Federal court records can be accessed online via Public Access to Court Electronic Records (PACER). The web-based tool is a creation of the U.S. Federal Judiciary to enable easy access to court records and docket information. It offers federal court record checks to the general public via a national system. To gain access to the online system, interested individuals will need a PACER Login. PACER users have access to:

  • Names of all parties involved including participants, attorneys, judges, and trustees
  • Collated information related to the case (fines, the type of suit, and causes of action)
  • Court opinions
  • Daily listing of new trials
  • Docket
  • Claims registry
  • Status of the case and the final judgment
  • Photos of documents
  • Types of reports filed in cases

All West Virginia district court records are processed and updated locally; hence, some district courts may not possess the document which a requester seeks. It is therefore advisable for all interested parties to contact the court before requesting criminal records or even paying for it. Another method is for the requester to search for the case file by using the PACER Case Locator. All inquiries on how PACER should be utilized are accessible on the site’s FAQ page.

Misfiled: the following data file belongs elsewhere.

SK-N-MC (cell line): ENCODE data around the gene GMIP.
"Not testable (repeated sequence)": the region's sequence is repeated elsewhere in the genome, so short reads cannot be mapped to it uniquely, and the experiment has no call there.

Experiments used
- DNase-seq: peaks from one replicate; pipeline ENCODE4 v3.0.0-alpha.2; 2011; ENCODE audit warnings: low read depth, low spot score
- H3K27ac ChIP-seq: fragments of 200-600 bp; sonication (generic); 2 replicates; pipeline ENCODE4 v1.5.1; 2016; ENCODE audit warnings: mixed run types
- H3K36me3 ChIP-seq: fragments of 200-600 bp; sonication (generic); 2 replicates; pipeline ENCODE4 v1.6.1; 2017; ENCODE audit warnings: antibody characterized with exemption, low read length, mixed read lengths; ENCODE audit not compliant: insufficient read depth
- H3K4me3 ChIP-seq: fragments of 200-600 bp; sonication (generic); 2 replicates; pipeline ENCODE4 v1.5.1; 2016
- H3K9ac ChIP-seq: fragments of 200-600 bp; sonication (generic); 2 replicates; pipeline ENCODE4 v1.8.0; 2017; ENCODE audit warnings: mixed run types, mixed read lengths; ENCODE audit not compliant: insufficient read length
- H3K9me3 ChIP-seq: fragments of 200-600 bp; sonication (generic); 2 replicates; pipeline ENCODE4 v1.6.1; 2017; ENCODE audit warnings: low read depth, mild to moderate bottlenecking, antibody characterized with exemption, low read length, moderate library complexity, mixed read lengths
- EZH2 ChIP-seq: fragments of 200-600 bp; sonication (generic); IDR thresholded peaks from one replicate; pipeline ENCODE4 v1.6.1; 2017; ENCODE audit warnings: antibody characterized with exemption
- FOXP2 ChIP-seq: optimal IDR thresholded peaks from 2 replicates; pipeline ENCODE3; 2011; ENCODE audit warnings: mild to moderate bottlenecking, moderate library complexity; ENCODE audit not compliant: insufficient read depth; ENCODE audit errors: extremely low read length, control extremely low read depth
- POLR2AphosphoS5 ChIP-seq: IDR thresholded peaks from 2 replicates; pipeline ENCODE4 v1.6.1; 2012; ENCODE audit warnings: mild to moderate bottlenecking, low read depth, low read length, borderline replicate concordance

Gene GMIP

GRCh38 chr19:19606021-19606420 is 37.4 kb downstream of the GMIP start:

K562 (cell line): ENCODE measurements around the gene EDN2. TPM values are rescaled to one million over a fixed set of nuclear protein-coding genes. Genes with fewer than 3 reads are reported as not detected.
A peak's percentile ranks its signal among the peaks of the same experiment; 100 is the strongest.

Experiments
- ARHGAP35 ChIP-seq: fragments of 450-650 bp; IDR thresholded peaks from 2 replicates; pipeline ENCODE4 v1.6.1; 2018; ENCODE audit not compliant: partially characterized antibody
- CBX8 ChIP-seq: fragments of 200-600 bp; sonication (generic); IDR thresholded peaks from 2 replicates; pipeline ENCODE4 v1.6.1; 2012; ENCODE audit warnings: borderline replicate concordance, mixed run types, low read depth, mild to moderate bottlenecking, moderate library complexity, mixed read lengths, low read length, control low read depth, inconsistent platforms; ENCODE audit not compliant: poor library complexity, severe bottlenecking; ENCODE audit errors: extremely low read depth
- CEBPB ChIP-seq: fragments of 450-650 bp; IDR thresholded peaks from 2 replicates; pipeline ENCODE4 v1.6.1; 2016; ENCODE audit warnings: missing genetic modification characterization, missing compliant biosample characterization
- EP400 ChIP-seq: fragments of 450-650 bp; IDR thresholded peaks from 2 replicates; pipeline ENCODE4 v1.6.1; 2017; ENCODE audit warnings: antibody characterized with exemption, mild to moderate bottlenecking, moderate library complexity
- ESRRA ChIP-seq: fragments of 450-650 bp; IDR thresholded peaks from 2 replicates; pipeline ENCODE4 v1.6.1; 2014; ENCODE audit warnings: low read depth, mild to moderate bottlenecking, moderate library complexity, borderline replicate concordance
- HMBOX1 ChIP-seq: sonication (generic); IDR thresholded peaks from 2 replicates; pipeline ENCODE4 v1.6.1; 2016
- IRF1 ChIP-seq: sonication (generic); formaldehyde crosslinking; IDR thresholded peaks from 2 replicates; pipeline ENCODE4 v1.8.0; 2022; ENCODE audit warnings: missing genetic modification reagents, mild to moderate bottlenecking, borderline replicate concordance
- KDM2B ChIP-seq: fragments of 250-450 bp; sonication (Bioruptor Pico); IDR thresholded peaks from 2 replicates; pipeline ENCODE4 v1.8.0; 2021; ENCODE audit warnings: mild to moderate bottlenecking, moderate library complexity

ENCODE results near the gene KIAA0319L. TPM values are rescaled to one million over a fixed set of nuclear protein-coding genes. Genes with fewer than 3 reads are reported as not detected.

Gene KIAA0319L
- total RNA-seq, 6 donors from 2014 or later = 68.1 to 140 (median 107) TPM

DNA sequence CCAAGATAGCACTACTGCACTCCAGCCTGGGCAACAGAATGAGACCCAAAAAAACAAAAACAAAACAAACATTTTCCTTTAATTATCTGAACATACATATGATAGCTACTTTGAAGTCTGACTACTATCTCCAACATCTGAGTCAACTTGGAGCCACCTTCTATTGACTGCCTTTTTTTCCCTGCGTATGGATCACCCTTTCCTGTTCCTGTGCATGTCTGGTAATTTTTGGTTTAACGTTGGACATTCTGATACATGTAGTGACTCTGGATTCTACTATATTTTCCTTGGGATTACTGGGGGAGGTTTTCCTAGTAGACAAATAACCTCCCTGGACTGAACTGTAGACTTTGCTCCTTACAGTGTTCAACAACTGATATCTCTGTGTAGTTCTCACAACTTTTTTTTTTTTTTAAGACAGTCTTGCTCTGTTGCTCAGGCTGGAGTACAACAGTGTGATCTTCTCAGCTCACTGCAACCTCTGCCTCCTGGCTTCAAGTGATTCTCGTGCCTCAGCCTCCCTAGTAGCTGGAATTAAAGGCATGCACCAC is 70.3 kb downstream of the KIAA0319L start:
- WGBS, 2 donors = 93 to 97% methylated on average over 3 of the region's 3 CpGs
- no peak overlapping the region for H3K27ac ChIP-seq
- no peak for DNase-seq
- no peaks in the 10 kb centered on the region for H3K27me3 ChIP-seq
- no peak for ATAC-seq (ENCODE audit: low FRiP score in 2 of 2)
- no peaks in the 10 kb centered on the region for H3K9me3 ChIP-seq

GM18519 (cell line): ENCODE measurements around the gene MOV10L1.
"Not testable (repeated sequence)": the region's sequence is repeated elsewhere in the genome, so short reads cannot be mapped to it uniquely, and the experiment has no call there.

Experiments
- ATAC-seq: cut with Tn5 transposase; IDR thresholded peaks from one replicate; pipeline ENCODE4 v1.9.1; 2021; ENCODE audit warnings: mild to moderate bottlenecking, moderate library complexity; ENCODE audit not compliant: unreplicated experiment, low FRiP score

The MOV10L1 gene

How to Find Federal Court Records in West Virginia?

Interested persons in West Virginia may get federal court records from the federal court clerk by visiting, calling, or mailing to the appropriate district office. Individuals should be aware that federal courts keep records of all tried cases within their jurisdiction. To request these records by phone, the requester should call the appropriate divisional office and provide the case name and case number. Each page of the federal record costs 50 cents. The Clerk’s office usually calculates the total amount for the file and then notifies the requester. The charges have to be fully paid before the record processing can begin. Also, to order federal court records by mail, the individual should send the letters to the proper district office. The details that will be required from the requester include:

  • Case name and number
  • Document number
  • The requester’s name
  • The requester’s phone number

If the interested party knows the total number of pages on the record, a check should be sent to cover the cost, if not, the court clerk will do the calculation and notify the requester.